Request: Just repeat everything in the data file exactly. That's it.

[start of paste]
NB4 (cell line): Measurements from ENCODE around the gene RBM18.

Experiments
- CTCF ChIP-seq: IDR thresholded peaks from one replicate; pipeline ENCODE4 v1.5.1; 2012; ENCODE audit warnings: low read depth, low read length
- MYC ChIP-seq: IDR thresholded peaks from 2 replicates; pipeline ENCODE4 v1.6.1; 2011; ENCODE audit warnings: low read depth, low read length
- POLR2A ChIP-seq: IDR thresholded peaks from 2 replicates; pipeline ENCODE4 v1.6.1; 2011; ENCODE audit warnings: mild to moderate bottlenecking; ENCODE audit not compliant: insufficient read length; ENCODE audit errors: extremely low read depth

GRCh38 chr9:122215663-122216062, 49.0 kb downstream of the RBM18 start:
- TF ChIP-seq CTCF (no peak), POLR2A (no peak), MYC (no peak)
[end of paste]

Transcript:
NB4 (cell line): Measurements from ENCODE around the gene RBM18.

Experiments
- CTCF ChIP-seq: IDR thresholded peaks from one replicate; pipeline ENCODE4 v1.5.1; 2012; ENCODE audit warnings: low read depth, low read length
- MYC ChIP-seq: IDR thresholded peaks from 2 replicates; pipeline ENCODE4 v1.6.1; 2011; ENCODE audit warnings: low read depth, low read length
- POLR2A ChIP-seq: IDR thresholded peaks from 2 replicates; pipeline ENCODE4 v1.6.1; 2011; ENCODE audit warnings: mild to moderate bottlenecking; ENCODE audit not compliant: insufficient read length; ENCODE audit errors: extremely low read depth

GRCh38 chr9:122215663-122216062, 49.0 kb downstream of the RBM18 start:
- TF ChIP-seq CTCF (no peak), POLR2A (no peak), MYC (no peak)